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The other side of the motorcycle features a wicked shark-toothed jester with glowing eyes, clad in dark purple. His poker hand is nearly a royal flush of hearts, except for the missing ace of hearts… which his cigar-smoking marionette seems to be bringing for him… or is he stealing it? (click photos to enlarge)


CIMG4918BBack on the driver’s side , a few more evil clowns leer menacingly from the side of the gas tank. Next to them is a portrait of our customer’s wife. But under the “mask” of her face is revealed another wicked clown, with a stitched head and neck.


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On the back of the bike behind the seat is a particularly vicious looking clown in a bowler hat. With long, sharp needle-like teeth, drooling what appears to be blood, one could only imagine what he’s done.. or plans to do.


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Here are a few more detail shots of some of the other clowns to be found on this project from before the parts were reattached to the frame. (click photos to enlarge)


CIMG4928BThere is a lot to see on this bike, and pictures can’t always show the whole story. If you ever get a chance to see this bike in person, take some time to take in all of the details put onto this one.

We hope you enjoyed taking a look back at this project. Let us know if there is anything you would like to see us post here in the future!


ShinyDimemsionalSpadeSkull

Maybe this project gave you some ideas, or you already have an idea in mind for your own car, truck, motorcycle, refrigerator, etc?

If you would like to contact Killer Paint about working on your own project, visit our website, or contact us at info@killerpaint.com


Related Links:

The Original Killer Paint Facebook Page: https://www.facebook.com/pages/THE-Original-KILLER-PAINT-INC/297040465604

The Official Killer Paint Website: www.killerpaint.com

Killer Paint’s “True Fire™ Basics” Series: https://www.killerpaint.com/true-firetrade-basics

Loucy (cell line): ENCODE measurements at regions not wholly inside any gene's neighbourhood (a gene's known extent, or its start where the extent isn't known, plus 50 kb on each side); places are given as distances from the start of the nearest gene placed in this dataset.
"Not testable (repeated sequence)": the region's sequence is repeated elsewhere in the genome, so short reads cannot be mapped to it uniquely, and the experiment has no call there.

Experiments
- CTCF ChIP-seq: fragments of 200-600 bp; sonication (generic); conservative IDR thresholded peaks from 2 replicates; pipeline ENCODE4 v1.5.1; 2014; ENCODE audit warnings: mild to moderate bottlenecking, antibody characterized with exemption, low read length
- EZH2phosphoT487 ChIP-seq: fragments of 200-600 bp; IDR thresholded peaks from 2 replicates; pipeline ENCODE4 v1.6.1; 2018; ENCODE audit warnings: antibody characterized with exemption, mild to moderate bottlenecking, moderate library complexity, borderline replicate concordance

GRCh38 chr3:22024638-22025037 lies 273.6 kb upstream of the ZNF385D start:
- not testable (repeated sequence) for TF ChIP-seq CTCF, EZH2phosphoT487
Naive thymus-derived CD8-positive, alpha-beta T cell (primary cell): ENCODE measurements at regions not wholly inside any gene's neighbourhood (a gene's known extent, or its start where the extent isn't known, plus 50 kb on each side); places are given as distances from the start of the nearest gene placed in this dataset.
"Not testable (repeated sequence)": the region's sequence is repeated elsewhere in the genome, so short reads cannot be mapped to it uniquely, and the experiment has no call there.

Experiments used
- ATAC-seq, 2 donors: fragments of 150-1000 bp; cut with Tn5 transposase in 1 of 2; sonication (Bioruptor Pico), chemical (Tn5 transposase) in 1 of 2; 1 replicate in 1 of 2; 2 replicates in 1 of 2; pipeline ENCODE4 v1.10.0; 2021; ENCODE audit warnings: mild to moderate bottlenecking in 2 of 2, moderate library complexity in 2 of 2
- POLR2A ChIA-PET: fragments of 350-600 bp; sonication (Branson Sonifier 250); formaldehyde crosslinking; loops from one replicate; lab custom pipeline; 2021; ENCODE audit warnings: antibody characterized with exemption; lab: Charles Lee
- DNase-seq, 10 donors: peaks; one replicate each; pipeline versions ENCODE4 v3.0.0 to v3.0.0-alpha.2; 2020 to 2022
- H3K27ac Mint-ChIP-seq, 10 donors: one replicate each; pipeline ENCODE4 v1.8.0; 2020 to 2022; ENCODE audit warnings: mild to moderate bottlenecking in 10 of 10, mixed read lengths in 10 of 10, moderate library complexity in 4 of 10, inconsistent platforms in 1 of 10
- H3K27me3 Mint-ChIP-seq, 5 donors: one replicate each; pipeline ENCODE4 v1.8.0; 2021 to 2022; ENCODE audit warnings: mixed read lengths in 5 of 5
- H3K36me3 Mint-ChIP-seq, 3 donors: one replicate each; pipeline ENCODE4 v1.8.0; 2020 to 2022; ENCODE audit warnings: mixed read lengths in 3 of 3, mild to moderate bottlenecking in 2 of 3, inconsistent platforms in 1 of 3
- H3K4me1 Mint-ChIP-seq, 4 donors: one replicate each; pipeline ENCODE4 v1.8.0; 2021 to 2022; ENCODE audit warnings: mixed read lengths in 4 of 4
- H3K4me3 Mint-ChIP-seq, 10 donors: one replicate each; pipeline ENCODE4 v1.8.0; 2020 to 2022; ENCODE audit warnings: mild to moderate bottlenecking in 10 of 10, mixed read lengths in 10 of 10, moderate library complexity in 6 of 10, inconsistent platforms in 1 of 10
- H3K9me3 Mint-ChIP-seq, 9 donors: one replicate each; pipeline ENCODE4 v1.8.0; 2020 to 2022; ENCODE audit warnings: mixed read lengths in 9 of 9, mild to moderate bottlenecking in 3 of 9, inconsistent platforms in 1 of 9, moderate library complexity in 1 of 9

True Fire™ Instructional DVDs:
The Secrets of Airbrushing True Fire™ – Part 1
The Secrets of Airbrushing True Fire™ – Part 2

True Fire™ Freehand Templates: Artool Freehand Airbrush Templates, True Fire Template Set

House of Kolor Official Website: www.houseofkolor.com

Ducati Official Website: www.ducati.com

This episode (Season 3, Episode 17 “That 70’s Van”) originally aired on December 13, 2005. This build revamped a neglected 1976 Chevy van that the owner’s daughter thought deserved a makeover.

Overhaulin Blue Flames Van by Mike Lavallee of Killer Paint, driver side.

Once more, Mike was called in on the build to add his touch to the project. This time, instead of the regular flavor of True Fire™, it would be all done in True Blue flames, on top of a vibrant blue base coat.


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Chip’s concept called for the fire to run down the entire side of the van. On the back, Mike painted a blue dragon, from which the flames erupted. The space was a little constricted on the back, with the big rear windows and license plate to work around, but he managed to fit the big guy in there, with enough room to still stretch his wings.


Overhaulin Blue Flames Van by Mike Lavallee of Killer Paint, Mini fridge door with dragon art.Overhaulin Blue Flames Van by Mike Lavallee of Killer Paint, Interior speakers & Bench seats

The interior also got a complete facelift, and Mike lit up many of the interior panels with some more blue flames.  The mini fridge that was installed inside as part of the upgrades got another dragon on its door to match the one on the back.


Framed rendering of Overhaulin Blue Flames Van by Mike Lavallee of Killer Paint Overhaulin Blue Flames Van by Mike Lavallee of Killer Paint, Passenger side.

Mike still has a personally signed copy of the project’s concept rendering done by Chip Foose hanging in the front room of the Killer Paint shop.